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Working as a trainee in Australia: the essential steps before working out of programme

  • Ravi Sohal (a1)
Summary

This article outlines how trainees can work in Australia without disrupting their career plan and how this can be accredited to their clinical training. In particular, the processes involved in obtaining approval for a post from the Royal College of Psychiatrists, the London Deanery, and the Department of Immigration and Medical Registration in Australia are described in detail.

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Copyright
This is an Open Access article, distributed under the terms of the Creative Commons Attribution (CC-BY) license (http://creativecommons.org/licenses/by/4.0/), which permits unrestricted re-use, distribution, and reproduction in any medium, provided the original work is properly cited.
References
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1 Kisely, S, Jones, J. Working in Australia (career focus). BMJ 1999; 318: 2a.
2 Ruffer, A. A bedside account of working in Australia. BMJ Career Focus, 2002; 324: S187.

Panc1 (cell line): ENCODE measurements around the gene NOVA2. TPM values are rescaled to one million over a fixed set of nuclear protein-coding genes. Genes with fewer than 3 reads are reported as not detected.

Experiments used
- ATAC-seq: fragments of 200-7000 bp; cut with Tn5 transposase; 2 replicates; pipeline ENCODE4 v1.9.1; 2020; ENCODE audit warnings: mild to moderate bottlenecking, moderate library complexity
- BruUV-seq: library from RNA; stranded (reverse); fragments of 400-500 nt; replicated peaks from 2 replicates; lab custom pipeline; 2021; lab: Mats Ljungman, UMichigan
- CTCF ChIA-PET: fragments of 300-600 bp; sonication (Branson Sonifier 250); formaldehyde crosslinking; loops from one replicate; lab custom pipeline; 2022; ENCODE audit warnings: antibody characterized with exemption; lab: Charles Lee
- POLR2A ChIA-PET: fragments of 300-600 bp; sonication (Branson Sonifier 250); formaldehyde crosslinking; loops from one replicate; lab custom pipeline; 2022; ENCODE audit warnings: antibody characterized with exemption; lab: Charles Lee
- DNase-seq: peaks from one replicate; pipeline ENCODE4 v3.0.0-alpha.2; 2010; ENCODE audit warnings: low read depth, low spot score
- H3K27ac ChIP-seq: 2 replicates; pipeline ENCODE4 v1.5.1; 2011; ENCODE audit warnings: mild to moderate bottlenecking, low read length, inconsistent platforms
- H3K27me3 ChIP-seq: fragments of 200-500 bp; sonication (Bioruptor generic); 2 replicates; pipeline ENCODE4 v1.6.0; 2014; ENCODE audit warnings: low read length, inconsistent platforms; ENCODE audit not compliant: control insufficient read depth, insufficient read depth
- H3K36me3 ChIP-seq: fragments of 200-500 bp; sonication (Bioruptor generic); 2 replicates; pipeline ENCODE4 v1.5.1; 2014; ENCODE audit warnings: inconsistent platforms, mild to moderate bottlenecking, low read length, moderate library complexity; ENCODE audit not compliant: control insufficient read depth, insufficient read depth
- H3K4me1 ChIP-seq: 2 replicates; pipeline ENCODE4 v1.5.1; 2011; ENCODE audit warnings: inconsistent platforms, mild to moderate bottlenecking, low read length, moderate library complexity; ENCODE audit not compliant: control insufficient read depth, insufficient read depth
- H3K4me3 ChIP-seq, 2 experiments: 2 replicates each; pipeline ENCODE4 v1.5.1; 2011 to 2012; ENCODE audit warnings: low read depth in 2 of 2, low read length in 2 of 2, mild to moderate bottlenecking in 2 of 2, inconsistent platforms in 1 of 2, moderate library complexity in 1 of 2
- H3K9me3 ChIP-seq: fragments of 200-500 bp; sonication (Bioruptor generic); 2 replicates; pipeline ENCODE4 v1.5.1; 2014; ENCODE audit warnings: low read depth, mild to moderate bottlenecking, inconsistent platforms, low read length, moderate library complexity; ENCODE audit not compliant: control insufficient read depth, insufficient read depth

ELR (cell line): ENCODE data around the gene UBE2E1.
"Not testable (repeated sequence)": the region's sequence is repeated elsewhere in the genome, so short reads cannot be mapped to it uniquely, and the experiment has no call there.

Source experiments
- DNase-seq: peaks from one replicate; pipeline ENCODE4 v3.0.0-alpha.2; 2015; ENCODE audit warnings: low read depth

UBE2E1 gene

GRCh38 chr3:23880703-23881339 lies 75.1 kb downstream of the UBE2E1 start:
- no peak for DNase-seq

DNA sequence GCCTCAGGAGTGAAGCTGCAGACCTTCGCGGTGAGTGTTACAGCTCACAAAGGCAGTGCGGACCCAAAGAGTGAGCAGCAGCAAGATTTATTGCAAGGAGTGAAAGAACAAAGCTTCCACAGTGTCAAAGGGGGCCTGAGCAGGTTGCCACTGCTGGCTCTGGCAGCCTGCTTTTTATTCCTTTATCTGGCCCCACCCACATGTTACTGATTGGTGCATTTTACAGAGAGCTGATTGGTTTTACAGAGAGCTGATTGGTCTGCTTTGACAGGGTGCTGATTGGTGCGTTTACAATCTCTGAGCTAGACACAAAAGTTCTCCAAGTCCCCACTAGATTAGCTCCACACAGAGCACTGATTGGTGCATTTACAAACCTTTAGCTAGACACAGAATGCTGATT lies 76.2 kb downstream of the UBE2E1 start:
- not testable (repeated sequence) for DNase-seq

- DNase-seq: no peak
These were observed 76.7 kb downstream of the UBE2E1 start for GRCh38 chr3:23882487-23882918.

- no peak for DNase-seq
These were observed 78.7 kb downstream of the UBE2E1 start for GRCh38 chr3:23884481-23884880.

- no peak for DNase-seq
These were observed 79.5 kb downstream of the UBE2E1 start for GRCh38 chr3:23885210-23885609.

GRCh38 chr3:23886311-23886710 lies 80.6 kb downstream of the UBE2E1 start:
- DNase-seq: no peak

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BJPsych Bulletin
  • ISSN: 0955-6036
  • EISSN: 1472-1473
  • URL: /core/journals/bjpsych-bulletin
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Working as a trainee in Australia: the essential steps before working out of programme

  • Ravi Sohal (a1)
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eLetters

Trainee experience in Australia

Shalini Agrawal, ST2 Psychiatry
12 May 2009

I read with interest Dr Sohal’s article about the practicalities of moving to Australia for training. Like many other trainees, I sometimes did think about such a possibility myself. However, I must say that after reading this article, it has probably made up my mind for me. I am not trying! I must say that it does seem an extremely arduous process and one does admire the trainees who have managed to move to Australia. It does need some determination.

Although the practical process is very elaborately described, one does not get a sense of what trainees who have gone through this process feel about the whole process. It would have been interesting to have included some experiences from those who have managed to tackle this course. Is it really worthwhile to undertake such a task, does one get in return a training experience worth its effort?

Dr Sohal does talk about his own application and he informed the readers that he was offered a position. One does not get a sense whether Dr Sohal was able to negotiate the paper work that he describes and what his own experience was. One wonders what percentage of trainees are successful at having the experience they want ‘Down under’.

Another interesting angle would be to possibly understand what the process is for trainees wanting to come from Australia to UK. Is it equally mindboggling?
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